Brain tumors are the most common solid malignancy of childhood. Primitive neuroectodermal tumors are the most common of these. Using best available therapy, 5 year survival for children with PNET is 60%. Surviving children often suffer cognitive deficits from the effects of antitumor therapy. A better understanding of the genetic alterations and pathways involved in the development of PNET may lead to new types of therapy that prevent recurrence and avoid cognitive deficits in those that survive. Dr. Raffel proposes to study one of these pathways, the sonic hedgehog/PTCH pathway which consists of a number of interacting elements important in the development of the central nervous system. Mutation of the PTCH gene has been shown to cause the nevoid basal cell carcinoma syndrome, one of the few inherited syndromes with which PNET are associated, suggesting that PTCH may function as a tumor suppressor in PNET. Other alterations in the pathway that are functionally equivalent to PTCH inactivation may also play a role in the development of PNET. Besides PTCH, other pathway genes, including hMAD-1, EN2, and PKA may act as tumor suppressors. Overexpression of other pathway genes may also be involved in the development of PNET. The hypothesis of this grant suggests that alterations in the sonic hedgehog/PTCH pathway are involved in the oncogenesis of PNET. To test this, he plans to examine pathway genes and their expression in PNET, based on preliminary data demonstrating LOH at the PTCH locus in 5 of 24 sporadic PNET, with a mutation in the remaining allele in three of the five. In addition, 2 of 12 PNET were shown to have LOH at the EN2 locus. No tumor had LOH at both loci. Alterations in the candidate tumor suppressors of the pathway will be investigated. Expression of pathway genes in the developing cerebellum, the most common location of PNET, will be defined and compared to that of PNET lines and tumors. Effects on tumor cell phenotype associated with transfection of PTCH will be examined in PNET cell lines. These studies will define the role of the sonic hedgehog/PTCH pathway in the genesis of PNET.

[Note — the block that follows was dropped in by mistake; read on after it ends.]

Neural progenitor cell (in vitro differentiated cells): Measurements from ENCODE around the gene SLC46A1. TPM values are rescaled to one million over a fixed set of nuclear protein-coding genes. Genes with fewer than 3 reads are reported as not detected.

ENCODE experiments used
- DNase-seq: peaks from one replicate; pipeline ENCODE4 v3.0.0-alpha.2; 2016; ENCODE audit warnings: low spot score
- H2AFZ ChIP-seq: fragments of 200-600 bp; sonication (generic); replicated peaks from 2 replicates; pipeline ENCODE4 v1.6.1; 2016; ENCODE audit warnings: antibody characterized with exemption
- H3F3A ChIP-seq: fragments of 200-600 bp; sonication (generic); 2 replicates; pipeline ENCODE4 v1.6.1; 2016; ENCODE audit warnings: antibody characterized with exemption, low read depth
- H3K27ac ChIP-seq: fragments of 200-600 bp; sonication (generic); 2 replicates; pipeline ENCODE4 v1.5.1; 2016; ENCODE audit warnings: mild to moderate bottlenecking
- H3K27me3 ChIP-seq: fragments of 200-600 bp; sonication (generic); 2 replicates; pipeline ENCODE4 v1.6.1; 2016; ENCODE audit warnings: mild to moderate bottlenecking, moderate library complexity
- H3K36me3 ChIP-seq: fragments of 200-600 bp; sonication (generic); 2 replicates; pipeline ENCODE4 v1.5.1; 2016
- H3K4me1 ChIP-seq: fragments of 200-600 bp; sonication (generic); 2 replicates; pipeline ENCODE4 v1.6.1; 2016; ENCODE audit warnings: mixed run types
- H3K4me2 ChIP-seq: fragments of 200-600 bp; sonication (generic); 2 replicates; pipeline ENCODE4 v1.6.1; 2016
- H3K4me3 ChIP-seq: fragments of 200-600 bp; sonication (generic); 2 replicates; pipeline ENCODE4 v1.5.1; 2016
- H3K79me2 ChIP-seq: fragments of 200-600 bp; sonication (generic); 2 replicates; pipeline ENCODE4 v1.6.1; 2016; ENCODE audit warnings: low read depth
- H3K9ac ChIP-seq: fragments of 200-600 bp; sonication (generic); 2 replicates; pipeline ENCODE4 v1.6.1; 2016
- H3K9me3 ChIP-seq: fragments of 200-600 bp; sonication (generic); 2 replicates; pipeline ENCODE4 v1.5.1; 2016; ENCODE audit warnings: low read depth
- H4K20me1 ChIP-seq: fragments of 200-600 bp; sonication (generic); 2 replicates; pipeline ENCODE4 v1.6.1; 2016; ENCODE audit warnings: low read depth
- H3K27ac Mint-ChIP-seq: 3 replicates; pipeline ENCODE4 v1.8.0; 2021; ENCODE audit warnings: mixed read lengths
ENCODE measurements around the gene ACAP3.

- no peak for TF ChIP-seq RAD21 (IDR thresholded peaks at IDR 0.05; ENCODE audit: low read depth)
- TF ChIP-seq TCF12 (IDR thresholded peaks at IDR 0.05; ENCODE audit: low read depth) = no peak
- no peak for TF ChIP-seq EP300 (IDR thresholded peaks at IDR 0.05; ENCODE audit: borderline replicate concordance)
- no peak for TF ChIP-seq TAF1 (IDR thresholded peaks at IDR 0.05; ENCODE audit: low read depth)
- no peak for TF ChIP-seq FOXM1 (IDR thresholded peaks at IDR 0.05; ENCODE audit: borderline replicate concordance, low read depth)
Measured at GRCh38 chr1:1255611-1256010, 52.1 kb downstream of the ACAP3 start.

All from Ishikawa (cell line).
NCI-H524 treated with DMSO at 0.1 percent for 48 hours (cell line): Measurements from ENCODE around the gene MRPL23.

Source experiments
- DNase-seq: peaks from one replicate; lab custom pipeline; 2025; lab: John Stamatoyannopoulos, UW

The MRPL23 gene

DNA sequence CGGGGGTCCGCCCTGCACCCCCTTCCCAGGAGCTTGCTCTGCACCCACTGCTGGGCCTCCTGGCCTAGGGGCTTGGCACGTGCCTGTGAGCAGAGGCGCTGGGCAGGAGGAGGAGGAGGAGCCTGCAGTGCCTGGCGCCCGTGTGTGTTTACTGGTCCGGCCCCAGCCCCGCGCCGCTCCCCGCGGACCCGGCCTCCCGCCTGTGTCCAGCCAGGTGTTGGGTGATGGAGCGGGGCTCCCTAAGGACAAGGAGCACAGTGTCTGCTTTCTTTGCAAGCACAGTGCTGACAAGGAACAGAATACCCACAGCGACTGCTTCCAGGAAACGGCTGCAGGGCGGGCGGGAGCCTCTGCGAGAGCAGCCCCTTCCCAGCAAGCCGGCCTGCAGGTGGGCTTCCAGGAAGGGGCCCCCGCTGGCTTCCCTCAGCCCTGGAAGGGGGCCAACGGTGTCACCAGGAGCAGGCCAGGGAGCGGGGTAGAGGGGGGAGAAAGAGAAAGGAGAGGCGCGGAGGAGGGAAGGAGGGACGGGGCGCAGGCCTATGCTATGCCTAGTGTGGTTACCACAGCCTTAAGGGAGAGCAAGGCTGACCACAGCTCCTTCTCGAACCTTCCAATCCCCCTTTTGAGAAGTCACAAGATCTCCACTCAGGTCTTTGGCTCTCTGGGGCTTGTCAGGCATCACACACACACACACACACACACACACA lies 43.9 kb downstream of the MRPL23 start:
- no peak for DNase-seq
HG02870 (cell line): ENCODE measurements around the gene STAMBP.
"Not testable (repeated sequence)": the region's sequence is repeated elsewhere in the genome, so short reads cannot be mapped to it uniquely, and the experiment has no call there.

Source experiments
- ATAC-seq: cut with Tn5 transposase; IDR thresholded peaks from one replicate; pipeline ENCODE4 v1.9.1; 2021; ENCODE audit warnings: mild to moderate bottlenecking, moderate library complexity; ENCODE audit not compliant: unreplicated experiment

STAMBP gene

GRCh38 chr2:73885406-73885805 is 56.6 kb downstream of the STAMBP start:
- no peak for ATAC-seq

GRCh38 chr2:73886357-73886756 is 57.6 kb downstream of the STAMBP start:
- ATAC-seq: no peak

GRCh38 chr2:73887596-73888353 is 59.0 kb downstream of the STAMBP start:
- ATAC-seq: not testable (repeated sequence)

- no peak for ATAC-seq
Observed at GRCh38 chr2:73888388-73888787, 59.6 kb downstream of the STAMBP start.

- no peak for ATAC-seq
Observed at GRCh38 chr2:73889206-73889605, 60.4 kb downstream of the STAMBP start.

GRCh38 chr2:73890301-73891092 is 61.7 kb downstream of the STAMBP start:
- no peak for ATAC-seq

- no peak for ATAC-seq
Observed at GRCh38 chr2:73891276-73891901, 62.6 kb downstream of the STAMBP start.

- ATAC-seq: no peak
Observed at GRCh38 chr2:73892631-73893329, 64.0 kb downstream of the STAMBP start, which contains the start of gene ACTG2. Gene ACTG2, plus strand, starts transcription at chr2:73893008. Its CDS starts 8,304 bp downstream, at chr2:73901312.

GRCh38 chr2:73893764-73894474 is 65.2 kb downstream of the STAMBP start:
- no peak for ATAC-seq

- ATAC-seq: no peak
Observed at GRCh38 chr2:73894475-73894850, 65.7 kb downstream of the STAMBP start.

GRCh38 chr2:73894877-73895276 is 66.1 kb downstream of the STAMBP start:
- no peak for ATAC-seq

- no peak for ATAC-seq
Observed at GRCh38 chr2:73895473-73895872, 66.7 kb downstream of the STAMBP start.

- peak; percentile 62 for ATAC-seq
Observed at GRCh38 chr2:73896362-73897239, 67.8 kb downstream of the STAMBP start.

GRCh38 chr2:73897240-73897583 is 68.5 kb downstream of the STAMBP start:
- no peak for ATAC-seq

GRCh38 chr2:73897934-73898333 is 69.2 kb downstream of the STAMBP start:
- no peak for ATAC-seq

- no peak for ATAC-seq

National Institute of Health (NIH)
National Cancer Institute (NCI)
Research Project (R01)
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Pathology B Study Section (PTHB)
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Shen, Grace L
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Mayo Clinic, Rochester
United States
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Zurawel, R H; Allen, C; Chiappa, S et al. (2000) Analysis of PTCH/SMO/SHH pathway genes in medulloblastoma. Genes Chromosomes Cancer 27:44-51
Zurawel, R H; Allen, C; Wechsler-Reya, R et al. (2000) Evidence that haploinsufficiency of Ptch leads to medulloblastoma in mice. Genes Chromosomes Cancer 28:77-81